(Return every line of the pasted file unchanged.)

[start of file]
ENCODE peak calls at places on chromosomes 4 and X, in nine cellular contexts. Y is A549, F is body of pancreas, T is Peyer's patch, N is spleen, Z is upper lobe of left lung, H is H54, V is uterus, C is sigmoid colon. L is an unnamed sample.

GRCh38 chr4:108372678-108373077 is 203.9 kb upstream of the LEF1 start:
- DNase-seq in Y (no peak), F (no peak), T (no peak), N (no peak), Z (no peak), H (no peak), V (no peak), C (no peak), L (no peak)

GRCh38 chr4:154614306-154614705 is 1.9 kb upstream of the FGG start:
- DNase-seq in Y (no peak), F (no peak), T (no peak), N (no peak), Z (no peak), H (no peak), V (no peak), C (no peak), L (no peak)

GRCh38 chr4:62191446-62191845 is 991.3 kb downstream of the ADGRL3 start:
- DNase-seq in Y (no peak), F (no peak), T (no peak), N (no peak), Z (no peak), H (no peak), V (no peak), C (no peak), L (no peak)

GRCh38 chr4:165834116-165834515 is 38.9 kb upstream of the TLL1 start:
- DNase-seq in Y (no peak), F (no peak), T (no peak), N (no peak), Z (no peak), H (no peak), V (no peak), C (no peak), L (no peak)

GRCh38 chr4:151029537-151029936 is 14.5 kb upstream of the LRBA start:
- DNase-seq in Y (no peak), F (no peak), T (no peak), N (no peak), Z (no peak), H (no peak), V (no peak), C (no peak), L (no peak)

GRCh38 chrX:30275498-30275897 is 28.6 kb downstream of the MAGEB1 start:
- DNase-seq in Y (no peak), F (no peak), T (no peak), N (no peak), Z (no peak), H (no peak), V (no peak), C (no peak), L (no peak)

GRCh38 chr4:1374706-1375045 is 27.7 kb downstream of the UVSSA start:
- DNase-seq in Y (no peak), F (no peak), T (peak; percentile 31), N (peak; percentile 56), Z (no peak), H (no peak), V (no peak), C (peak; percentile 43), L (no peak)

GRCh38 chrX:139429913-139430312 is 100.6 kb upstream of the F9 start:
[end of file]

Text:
ENCODE peak calls at places on chromosomes 4 and X, in nine cellular contexts. Y is A549, F is body of pancreas, T is Peyer's patch, N is spleen, Z is upper lobe of left lung, H is H54, V is uterus, C is sigmoid colon. L is an unnamed sample.

GRCh38 chr4:108372678-108373077 is 203.9 kb upstream of the LEF1 start:
- DNase-seq in Y (no peak), F (no peak), T (no peak), N (no peak), Z (no peak), H (no peak), V (no peak), C (no peak), L (no peak)

GRCh38 chr4:154614306-154614705 is 1.9 kb upstream of the FGG start:
- DNase-seq in Y (no peak), F (no peak), T (no peak), N (no peak), Z (no peak), H (no peak), V (no peak), C (no peak), L (no peak)

GRCh38 chr4:62191446-62191845 is 991.3 kb downstream of the ADGRL3 start:
- DNase-seq in Y (no peak), F (no peak), T (no peak), N (no peak), Z (no peak), H (no peak), V (no peak), C (no peak), L (no peak)

GRCh38 chr4:165834116-165834515 is 38.9 kb upstream of the TLL1 start:
- DNase-seq in Y (no peak), F (no peak), T (no peak), N (no peak), Z (no peak), H (no peak), V (no peak), C (no peak), L (no peak)

GRCh38 chr4:151029537-151029936 is 14.5 kb upstream of the LRBA start:
- DNase-seq in Y (no peak), F (no peak), T (no peak), N (no peak), Z (no peak), H (no peak), V (no peak), C (no peak), L (no peak)

GRCh38 chrX:30275498-30275897 is 28.6 kb downstream of the MAGEB1 start:
- DNase-seq in Y (no peak), F (no peak), T (no peak), N (no peak), Z (no peak), H (no peak), V (no peak), C (no peak), L (no peak)

GRCh38 chr4:1374706-1375045 is 27.7 kb downstream of the UVSSA start:
- DNase-seq in Y (no peak), F (no peak), T (peak; percentile 31), N (peak; percentile 56), Z (no peak), H (no peak), V (no peak), C (peak; percentile 43), L (no peak)

GRCh38 chrX:139429913-139430312 is 100.6 kb upstream of the F9 start: